The third came in the fall, when I read Michael Pollan‘s In Defense of Food. Few books have had such an impact on me (and no doubt over the course of this year, the others that have will come up). Pollan’s book reminded me of many of the things I’d heard over the years about healthful food, organic and sustainable growing practices, what is worth eating, and in these days of industrialized agriculture, how to make a difference in the practices that are robbing us of nutritious and delicious food.

And it was joyful! Embracing local, seasonal, sustainably grown food is actually an adventure worthy of my time and attention, and exceptionally rewarding. Since this prequel to my food politics has been a long post, I’ll end by posting what I consider to be my developing “food rules”, and share with you one recipe I made and photographed for you this week. (Each food rule probably warrants a post of its own. I’ve got a year, I’ll get around to it.)

My food rules:
1) It matters what I eat: to my body, to my soul, to my family, to my community and to the planet I live on. So buy as if it matters. Cook as if it matters.
2) It is worth the cost to eat the best available food, even if it means eating less of it, or waiting for certain things till they can be found in their best possible form.
3) Learning to eat what is grown sustainably and in its season is an adventure in gastronomy and improvisation that will result in enjoying a greater variety of foods, which is good for the body and good for the mind.
4) Good husbandry and agriculture should resist the manipulation of plants and food-animals in ways that damage the plant or animal, diminish its nutritive qualities, add unhealthy substances to the final product or grow and harvest in ways that damage the land’s ability to continue to support healthy husbandry and agrictulture. I am responsible through my purchases to support good practices and reject bad ones.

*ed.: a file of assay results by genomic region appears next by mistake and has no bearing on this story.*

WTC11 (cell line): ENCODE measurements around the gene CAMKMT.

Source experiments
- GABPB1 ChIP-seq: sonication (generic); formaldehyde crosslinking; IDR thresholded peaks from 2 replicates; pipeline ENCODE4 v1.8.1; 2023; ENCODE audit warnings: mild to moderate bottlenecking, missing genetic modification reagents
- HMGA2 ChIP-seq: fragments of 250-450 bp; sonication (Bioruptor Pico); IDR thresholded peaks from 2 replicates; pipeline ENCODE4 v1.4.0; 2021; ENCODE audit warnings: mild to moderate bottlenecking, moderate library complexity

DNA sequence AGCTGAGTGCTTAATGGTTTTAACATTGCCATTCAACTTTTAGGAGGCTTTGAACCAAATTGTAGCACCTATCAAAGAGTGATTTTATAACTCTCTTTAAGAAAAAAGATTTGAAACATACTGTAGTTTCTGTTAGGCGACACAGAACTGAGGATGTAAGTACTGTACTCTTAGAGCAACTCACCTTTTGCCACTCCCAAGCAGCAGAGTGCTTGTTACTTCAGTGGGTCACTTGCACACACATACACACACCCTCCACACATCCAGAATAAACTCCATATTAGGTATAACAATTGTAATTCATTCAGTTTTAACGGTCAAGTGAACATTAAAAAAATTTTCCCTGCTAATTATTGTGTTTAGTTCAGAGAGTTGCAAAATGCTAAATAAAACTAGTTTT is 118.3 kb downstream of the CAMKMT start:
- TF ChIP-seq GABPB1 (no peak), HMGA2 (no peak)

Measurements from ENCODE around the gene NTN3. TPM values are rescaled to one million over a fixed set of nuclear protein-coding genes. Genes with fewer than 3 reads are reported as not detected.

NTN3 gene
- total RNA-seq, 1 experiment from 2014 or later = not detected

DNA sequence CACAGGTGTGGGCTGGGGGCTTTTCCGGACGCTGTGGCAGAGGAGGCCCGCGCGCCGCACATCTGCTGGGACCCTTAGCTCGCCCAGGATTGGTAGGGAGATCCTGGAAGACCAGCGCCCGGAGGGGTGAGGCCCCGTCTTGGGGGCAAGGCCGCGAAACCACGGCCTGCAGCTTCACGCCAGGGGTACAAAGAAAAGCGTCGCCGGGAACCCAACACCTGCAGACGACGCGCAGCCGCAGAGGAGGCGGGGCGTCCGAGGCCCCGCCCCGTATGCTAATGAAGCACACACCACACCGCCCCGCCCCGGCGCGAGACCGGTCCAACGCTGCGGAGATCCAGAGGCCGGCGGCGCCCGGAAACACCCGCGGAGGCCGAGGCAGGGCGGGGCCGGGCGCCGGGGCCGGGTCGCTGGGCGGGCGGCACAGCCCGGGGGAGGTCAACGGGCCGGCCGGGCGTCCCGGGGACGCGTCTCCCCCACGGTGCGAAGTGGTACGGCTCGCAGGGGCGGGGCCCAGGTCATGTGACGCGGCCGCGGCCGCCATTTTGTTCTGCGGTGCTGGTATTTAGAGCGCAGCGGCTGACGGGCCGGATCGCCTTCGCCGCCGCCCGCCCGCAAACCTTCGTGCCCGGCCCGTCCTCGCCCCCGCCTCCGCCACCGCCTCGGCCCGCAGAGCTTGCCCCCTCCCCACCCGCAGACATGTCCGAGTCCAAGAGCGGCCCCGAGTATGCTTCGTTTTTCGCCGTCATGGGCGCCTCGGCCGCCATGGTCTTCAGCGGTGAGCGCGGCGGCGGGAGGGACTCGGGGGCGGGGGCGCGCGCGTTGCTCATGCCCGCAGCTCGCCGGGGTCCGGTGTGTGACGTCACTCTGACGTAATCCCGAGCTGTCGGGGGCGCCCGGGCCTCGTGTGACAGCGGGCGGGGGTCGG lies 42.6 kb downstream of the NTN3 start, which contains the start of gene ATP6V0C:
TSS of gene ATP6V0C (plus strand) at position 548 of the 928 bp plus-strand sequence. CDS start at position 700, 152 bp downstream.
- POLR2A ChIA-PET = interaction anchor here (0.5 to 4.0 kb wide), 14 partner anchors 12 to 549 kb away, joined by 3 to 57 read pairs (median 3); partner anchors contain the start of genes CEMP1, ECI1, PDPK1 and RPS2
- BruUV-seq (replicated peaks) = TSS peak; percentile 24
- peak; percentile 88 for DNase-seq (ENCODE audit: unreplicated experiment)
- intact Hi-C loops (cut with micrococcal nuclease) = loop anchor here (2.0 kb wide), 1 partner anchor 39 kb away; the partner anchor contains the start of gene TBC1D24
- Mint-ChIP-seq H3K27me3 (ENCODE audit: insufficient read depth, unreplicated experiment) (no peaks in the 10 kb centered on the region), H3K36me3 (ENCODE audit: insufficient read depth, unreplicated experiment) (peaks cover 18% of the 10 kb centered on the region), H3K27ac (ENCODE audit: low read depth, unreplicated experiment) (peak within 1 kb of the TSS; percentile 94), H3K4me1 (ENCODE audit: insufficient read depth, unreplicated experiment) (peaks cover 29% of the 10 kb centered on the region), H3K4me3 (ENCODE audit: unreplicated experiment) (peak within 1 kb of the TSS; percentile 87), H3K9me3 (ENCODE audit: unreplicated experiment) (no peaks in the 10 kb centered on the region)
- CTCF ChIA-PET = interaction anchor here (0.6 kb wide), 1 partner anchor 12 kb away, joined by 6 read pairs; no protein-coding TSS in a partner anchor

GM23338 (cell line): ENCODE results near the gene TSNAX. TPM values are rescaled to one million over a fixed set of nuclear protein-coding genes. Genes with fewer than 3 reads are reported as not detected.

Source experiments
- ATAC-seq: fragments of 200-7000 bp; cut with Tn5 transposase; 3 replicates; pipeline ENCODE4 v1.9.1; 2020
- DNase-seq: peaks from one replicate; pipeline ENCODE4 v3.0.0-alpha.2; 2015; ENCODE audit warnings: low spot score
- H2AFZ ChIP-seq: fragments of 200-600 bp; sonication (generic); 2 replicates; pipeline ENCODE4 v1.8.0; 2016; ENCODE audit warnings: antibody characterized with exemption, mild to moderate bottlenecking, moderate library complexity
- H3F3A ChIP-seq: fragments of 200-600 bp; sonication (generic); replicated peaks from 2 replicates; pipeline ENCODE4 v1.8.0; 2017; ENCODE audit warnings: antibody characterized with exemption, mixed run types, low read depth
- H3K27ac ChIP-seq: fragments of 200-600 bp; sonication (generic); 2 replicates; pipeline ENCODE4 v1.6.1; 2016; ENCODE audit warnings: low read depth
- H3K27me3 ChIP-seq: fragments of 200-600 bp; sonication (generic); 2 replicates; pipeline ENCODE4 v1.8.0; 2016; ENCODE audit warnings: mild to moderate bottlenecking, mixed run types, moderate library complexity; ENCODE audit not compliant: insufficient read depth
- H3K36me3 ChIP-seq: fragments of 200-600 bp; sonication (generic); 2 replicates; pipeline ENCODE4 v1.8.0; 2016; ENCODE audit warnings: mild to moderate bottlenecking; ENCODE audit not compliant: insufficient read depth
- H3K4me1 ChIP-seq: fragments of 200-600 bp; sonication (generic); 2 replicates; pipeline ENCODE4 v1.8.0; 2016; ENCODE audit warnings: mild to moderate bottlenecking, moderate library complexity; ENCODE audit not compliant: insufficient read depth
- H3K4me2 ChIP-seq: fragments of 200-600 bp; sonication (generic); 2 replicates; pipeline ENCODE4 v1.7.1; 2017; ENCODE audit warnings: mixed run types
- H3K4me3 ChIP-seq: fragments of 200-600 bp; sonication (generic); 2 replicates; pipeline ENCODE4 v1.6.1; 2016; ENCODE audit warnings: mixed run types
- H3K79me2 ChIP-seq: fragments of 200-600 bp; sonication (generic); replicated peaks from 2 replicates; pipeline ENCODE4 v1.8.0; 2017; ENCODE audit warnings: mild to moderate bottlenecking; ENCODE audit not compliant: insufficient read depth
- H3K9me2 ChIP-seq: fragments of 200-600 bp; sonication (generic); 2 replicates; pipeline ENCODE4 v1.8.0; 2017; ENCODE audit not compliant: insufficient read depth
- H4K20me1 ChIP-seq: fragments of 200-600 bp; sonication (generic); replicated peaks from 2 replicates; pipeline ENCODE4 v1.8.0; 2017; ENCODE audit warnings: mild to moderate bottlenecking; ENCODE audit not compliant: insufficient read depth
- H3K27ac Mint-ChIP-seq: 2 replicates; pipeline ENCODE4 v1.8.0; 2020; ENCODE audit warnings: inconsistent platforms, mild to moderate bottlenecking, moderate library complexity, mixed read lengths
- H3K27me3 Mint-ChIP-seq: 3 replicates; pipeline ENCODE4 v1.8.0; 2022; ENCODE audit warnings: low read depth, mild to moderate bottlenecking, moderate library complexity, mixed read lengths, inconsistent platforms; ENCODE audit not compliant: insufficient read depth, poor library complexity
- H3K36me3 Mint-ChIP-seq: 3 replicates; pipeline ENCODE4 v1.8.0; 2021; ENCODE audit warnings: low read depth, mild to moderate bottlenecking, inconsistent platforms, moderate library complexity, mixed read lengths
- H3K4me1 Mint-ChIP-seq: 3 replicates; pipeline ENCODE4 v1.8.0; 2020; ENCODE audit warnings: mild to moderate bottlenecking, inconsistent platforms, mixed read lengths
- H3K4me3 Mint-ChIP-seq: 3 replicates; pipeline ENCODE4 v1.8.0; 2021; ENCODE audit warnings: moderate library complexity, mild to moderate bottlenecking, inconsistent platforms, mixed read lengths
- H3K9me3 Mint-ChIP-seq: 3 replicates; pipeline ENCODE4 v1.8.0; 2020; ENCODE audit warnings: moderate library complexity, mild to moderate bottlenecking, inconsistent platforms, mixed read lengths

5) Eliminate temptation. I now use Peapod delivery to bring groceries I cannot source from organic, local sources. I have milk, fresh bread and most meats delivered from South Mountain Creamery, and weekly vegetable delivery from South Mountain Veggies. I don’t see all the stuff I’m missing, and am healthier for it.
6) I can learn to love better things, and be a better person for doing so.

My rules are a process, and I probably break them daily. I still eat take-out pizza and salad dressing. I am not yet a vegetarian. But, little by little, I am coming to prefer to my organic roasted potatoes to take-out pizza, and happily noting which days in a week I feed us without meats, and being grateful to see greenhouse romaine in my veggie delivery for fresh salads in winter.

Enough. Here is a recipe for Andouille Roasted Potatoes, with pictures! Andouille sausage probably breaks my rules, but it’s a staple of my husband’s Cajun cooking, and we’re attached. You can substitute any favorite sausage or vegetarian favorite. I improvised the recipe, to make use of items I had from my latest veggie delivery.

Slice 4 large organic potatoes into large chunks and boil in salted water till tender to a fork. Drain and arrange in a suitable baking dish. Top with 3/4 cup or so of finely diced Andouille sausage, 4-5 small shallots, diced, and a sprinkling of Parmesan cheese that suits your taste. Bake at 400F for 20 minutes. Delicious!

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From More Views from the Balcony

Challenge yourself: see things in a new way! It’s in your hands.

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As a new year approaches I’m enjoying a new blog (besides my own): The Improvised Life is a call to everyone to find inspiration in improvisation. A call I can heed with gusto!

Here’s how the little community of writers at The Improvised Life explain it:

The improvised life is about making and creating with whatever is at hand  –  improvising as a daily practice. It starts at home and works outward into the world. While it focuses on the practical, it also encompasses intangibles like intuition, fear and how to tap your inner artist. At heart is the belief that anyone can improvise; it’s a mindset that can be cultivated, first by simply orienting yourself to the idea of improvising, and then by connecting to resources, ideas, and examples that foster it.  We hope that ‘the improvised life’ will provide daily inspiration for your own brilliant ideas.

And, from the site, a manifesto: Improvised Life Manifesto

I hope you find some inspiration there, and also here at One/Week, as you welcome 2010 and it’s infinite possibilities.